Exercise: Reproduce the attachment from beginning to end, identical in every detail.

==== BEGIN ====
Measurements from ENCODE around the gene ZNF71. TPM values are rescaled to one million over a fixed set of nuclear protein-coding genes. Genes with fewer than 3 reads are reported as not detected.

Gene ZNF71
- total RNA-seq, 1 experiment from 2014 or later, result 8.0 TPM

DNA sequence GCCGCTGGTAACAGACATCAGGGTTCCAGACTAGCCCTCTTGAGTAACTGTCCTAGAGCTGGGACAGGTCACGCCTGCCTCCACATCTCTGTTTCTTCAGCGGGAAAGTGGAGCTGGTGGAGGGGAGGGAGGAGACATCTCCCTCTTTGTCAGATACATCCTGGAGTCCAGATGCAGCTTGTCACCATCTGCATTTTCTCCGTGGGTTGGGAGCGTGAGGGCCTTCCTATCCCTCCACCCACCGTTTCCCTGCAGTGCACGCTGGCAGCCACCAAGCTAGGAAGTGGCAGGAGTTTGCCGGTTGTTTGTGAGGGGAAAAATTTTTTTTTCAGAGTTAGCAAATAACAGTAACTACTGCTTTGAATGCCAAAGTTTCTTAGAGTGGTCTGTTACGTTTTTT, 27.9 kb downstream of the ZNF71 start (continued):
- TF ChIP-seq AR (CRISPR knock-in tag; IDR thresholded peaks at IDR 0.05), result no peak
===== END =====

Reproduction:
Measurements from ENCODE around the gene ZNF71. TPM values are rescaled to one million over a fixed set of nuclear protein-coding genes. Genes with fewer than 3 reads are reported as not detected.

Gene ZNF71
- total RNA-seq, 1 experiment from 2014 or later, result 8.0 TPM

DNA sequence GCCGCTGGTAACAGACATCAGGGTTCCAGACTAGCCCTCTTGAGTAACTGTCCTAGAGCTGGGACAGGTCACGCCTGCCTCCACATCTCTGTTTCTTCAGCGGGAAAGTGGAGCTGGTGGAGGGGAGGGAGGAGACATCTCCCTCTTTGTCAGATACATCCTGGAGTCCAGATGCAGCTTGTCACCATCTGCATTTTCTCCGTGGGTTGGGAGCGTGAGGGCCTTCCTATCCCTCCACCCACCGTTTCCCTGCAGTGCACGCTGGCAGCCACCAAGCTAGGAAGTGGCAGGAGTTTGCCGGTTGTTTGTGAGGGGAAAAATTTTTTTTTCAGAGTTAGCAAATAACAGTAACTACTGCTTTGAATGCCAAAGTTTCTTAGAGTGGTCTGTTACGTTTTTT, 27.9 kb downstream of the ZNF71 start (continued):
- TF ChIP-seq AR (CRISPR knock-in tag; IDR thresholded peaks at IDR 0.05), result no peak